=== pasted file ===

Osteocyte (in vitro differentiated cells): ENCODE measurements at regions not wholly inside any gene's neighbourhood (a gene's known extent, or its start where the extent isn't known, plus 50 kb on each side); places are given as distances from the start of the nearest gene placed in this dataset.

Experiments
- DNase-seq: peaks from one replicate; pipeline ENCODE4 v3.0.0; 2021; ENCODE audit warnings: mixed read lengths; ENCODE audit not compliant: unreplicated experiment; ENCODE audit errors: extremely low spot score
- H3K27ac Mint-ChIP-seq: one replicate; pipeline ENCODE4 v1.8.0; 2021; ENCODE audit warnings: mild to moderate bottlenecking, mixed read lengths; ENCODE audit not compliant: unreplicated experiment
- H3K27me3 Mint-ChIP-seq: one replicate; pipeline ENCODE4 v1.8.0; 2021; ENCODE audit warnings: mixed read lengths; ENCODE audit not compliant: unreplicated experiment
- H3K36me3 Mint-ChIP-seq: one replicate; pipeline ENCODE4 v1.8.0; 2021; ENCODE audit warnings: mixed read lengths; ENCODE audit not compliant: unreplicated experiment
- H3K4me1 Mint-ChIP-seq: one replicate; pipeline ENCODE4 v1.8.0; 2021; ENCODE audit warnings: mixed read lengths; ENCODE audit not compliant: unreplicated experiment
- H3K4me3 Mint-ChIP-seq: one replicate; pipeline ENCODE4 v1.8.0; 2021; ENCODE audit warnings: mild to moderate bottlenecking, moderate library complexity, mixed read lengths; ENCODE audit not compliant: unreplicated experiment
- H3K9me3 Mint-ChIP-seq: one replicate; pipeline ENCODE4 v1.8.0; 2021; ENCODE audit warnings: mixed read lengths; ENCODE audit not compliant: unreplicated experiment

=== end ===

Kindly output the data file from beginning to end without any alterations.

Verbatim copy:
Osteocyte (in vitro differentiated cells): ENCODE measurements at regions not wholly inside any gene's neighbourhood (a gene's known extent, or its start where the extent isn't known, plus 50 kb on each side); places are given as distances from the start of the nearest gene placed in this dataset.

Experiments
- DNase-seq: peaks from one replicate; pipeline ENCODE4 v3.0.0; 2021; ENCODE audit warnings: mixed read lengths; ENCODE audit not compliant: unreplicated experiment; ENCODE audit errors: extremely low spot score
- H3K27ac Mint-ChIP-seq: one replicate; pipeline ENCODE4 v1.8.0; 2021; ENCODE audit warnings: mild to moderate bottlenecking, mixed read lengths; ENCODE audit not compliant: unreplicated experiment
- H3K27me3 Mint-ChIP-seq: one replicate; pipeline ENCODE4 v1.8.0; 2021; ENCODE audit warnings: mixed read lengths; ENCODE audit not compliant: unreplicated experiment
- H3K36me3 Mint-ChIP-seq: one replicate; pipeline ENCODE4 v1.8.0; 2021; ENCODE audit warnings: mixed read lengths; ENCODE audit not compliant: unreplicated experiment
- H3K4me1 Mint-ChIP-seq: one replicate; pipeline ENCODE4 v1.8.0; 2021; ENCODE audit warnings: mixed read lengths; ENCODE audit not compliant: unreplicated experiment
- H3K4me3 Mint-ChIP-seq: one replicate; pipeline ENCODE4 v1.8.0; 2021; ENCODE audit warnings: mild to moderate bottlenecking, moderate library complexity, mixed read lengths; ENCODE audit not compliant: unreplicated experiment
- H3K9me3 Mint-ChIP-seq: one replicate; pipeline ENCODE4 v1.8.0; 2021; ENCODE audit warnings: mixed read lengths; ENCODE audit not compliant: unreplicated experiment